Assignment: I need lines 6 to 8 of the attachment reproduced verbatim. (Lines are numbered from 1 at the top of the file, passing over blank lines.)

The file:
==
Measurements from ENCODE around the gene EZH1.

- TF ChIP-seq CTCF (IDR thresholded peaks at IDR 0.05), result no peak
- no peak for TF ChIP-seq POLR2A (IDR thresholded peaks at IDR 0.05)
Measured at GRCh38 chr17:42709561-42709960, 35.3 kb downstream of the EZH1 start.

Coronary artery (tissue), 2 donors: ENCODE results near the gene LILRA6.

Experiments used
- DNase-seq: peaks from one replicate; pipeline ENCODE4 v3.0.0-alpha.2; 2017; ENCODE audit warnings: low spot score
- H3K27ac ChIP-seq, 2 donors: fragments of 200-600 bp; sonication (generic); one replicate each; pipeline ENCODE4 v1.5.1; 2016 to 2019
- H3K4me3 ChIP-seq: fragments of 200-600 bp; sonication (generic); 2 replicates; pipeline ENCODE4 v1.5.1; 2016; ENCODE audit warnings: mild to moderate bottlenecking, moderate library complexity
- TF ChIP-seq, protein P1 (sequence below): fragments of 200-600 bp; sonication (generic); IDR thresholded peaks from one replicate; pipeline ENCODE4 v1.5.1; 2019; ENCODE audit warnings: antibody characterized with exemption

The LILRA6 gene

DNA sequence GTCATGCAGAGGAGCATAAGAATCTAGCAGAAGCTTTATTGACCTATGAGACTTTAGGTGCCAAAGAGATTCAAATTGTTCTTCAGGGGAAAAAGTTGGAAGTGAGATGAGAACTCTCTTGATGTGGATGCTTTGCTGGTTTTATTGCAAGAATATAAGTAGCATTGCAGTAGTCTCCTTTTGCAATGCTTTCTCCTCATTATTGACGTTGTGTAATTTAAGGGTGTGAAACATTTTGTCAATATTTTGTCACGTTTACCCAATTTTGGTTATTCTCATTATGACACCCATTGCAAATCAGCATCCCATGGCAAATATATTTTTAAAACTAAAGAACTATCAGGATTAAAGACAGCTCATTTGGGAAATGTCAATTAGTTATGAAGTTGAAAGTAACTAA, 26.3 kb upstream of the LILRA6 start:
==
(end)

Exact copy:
Experiments used
- DNase-seq: peaks from one replicate; pipeline ENCODE4 v3.0.0-alpha.2; 2017; ENCODE audit warnings: low spot score
- H3K27ac ChIP-seq, 2 donors: fragments of 200-600 bp; sonication (generic); one replicate each; pipeline ENCODE4 v1.5.1; 2016 to 2019